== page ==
Sci-fi visionaries like Jules Verne and Gene Roddenberry get all sorts of credit for predicting the future via fiction. But you know who doesn't get credit? Weekend at Bernie's.
As it turns out, lots of movies turn out to be prophetic, seeing even the most ridiculous plot points turn into real headlines months or years later.
While Idiocracy is often cited as the under-appreciated Mike Judge film that is most likely to come true, Office Space already has. After performing poorly at the box office, Office Space became a massive hit on DVD, inspiring many a wage-slave to rip their apron off and tell their boss to kindly go fuck himself.
The films protagonist, played by Ron Livingstone, takes office rebellion a little further than that and decides to rip off the company he works for. His scam involves stealing fractions of pennies from financial transactions that would usually automatically be rounded up to the nearest whole dollar. The idea is that the company would never miss such small amounts but that over a long period of time the pennies would add up.
The Real Life Event
Michael Largent, a 22-year-old who had presumably never seen the second half of Office Space where the scheme goes to shit, decided that this sounded like a pretty neat idea. In 2007, Largent used an automated script to open up 58,000 accounts with online brokerage firms. Once the account was opened, the firm would send micro deposits of a few cents to verify that it had opened properly. Soon Largent had gained $50,000 as well as the attention of the FBI.
Jennifer Aniston is only vaguely relevant to this story, but is also incredibly attractive.
Largent was bad at choosing source material. He stole the idea for his criminal conspiracy from a comedy about a failed crime, and opened his accounts under the names of cartoon characters including Hank Hill and Rusty Shackelford. He was eventually caught when the Patriot Act required the brokerage firms to take a closer look at the identity of their customers, and they presumably noticed one of them was named Spongebob.
Largent later said "that he needed the money to pay off debts" and stated that this was "one way to earn money," proving that he was unskilled at generating aliases and defining the word "earn". Instead of following the plot of a carefree comedy, Largent wound up spending his best years imitating the darker, more prison-rape themed scenes from Shawshank Redemption. Speaking of which...
Starring Tim Robbins and Morgan Freeman, Shawshank Redemption tells the story of Andy Dufresne, an innocent man in jail who splits his time between filling out the guard's tax forms and getting gang raped; his only solace being that all the horror is narrated by the soothing disembodied voice of Morgan Freeman.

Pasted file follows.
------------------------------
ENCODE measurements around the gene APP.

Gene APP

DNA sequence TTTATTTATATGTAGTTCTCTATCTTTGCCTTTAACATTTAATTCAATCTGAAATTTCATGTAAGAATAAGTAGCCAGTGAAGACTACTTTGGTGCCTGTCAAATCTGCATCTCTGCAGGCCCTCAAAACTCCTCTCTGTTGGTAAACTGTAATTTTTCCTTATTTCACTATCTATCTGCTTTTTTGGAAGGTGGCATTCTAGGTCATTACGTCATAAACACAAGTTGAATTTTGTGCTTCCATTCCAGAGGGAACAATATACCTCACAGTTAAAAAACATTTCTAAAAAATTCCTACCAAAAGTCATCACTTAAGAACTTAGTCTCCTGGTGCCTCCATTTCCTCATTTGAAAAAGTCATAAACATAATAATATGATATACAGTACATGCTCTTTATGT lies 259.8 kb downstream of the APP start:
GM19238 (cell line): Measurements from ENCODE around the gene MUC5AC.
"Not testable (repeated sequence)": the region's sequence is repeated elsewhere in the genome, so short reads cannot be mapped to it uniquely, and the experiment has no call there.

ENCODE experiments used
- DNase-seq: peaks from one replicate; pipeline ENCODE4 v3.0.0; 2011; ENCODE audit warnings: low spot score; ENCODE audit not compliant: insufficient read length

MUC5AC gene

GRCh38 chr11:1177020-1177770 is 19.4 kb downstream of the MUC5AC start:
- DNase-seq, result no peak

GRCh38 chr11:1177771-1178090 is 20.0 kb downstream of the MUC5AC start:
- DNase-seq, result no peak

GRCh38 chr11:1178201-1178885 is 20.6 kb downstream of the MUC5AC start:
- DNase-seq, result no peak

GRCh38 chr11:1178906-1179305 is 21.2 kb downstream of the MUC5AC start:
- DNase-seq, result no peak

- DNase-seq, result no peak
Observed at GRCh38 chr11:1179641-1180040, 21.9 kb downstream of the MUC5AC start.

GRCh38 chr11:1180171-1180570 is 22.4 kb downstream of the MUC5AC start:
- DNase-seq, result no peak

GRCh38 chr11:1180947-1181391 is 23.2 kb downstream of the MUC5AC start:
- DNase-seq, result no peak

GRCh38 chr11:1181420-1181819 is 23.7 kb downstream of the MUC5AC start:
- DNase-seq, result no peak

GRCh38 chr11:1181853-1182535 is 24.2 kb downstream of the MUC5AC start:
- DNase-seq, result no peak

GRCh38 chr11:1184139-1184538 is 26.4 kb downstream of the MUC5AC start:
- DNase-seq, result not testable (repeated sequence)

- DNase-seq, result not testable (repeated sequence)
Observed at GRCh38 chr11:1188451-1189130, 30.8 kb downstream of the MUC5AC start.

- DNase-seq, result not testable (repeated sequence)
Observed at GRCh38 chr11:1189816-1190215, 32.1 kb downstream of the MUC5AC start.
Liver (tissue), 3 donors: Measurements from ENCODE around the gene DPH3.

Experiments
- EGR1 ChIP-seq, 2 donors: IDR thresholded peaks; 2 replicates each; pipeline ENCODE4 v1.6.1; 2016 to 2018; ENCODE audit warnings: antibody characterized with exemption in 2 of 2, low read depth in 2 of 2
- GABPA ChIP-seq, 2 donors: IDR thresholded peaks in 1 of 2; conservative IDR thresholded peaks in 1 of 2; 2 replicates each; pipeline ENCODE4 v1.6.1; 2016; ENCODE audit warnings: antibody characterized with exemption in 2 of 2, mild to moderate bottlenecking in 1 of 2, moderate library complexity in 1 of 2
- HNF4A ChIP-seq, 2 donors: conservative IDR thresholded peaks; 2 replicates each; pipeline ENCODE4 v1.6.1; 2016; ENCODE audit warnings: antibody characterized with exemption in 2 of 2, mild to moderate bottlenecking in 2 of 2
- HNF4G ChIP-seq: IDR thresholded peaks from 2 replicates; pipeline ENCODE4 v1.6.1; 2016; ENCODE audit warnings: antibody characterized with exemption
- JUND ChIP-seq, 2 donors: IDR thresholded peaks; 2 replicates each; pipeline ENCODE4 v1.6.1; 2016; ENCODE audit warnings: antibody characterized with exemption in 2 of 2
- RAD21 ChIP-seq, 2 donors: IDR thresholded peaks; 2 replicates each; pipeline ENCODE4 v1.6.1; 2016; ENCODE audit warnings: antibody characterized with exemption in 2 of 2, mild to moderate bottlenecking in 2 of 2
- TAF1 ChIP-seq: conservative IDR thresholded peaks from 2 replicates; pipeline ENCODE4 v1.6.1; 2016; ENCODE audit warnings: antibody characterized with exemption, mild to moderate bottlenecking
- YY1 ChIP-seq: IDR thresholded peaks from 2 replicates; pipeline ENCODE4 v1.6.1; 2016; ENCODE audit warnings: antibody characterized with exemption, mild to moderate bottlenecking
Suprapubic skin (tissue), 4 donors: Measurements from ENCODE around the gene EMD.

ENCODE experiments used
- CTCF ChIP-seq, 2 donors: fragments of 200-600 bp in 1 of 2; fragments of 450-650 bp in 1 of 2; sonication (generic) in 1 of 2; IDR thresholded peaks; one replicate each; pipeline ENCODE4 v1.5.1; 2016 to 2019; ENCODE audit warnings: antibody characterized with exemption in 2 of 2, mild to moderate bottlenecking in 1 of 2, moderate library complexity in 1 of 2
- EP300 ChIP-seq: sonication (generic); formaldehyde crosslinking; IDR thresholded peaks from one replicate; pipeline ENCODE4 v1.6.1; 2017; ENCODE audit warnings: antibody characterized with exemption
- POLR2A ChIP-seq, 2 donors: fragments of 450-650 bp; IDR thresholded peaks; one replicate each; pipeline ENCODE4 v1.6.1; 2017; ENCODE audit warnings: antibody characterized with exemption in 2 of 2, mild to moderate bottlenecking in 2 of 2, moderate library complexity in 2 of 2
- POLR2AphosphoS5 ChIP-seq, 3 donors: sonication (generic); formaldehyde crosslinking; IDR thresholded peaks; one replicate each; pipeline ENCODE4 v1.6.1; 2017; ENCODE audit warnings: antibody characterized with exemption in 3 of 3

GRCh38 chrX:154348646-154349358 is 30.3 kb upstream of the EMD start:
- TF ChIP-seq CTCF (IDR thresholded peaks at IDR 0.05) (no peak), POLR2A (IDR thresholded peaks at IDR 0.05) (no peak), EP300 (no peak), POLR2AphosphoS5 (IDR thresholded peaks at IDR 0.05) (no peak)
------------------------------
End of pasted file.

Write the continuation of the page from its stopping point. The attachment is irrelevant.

One night, a depressed Robbins retreats into his jail cell with a length of rope, leaving Morgan Freeman's voice to worry that Robbins is going to hang himself. The next day, the prison warden opens up the cell, finds it empty, smashes the place up and looks behind a poster of Raquel Welsh to find--SPOILER WARNING--Gwyneth Paltrow's severed head.
Oh, wait, sorry. He discovers a hole in the wall through which Robbins has escaped. Robbins has in fact spent his decades in jail meticulously chiseling himself an escape route in preparation for one day becoming a heavy handed metaphor for the human spirit.
The Real Life Event
On December 15, 2007, the cells of Otis Blunt and Jose Espinosa were opened at New Jersey's Union County Jail and found to be curiously lacking in Otis Blunt and Jose Espinosa. What the cells did have were two posters of what the newspapers called "bikini clad woman".
The prison guards looked behind the posters and discovered a hole linking the cells to each other and another hole in the external wall, linking the cells to the outside world.
The two inmates had spent the previous weeks chiseling away at the wall with a length of wire. They then crawled into one cell, covered the holes with the posters and piled blankets under their bed sheets to make it look like they were sleeping, an idea so rudimentary, they had to steal it from a Baby Sitter's Club novel.
They then escaped through the hole, climbed a fence and parted ways, one of them going to Mexico City, as in every jail break film ever, the other going to hide in a nearby basement, as in being a fucking idiot.
Not that it mattered; the guy in the basement was caught a month later, the criminal in Mexico the day after that, presumably while sanding his boat on the beach.
They were brought before a judge and charged with third-degree escape, to which they hilariously pleaded not-guilty. We don't know if they were convicted or not, but we expect the prosecution's evidence was along the lines of: "Here is the defendant in Mexico City, here is an empty fucking jail cell. The prosecution rests."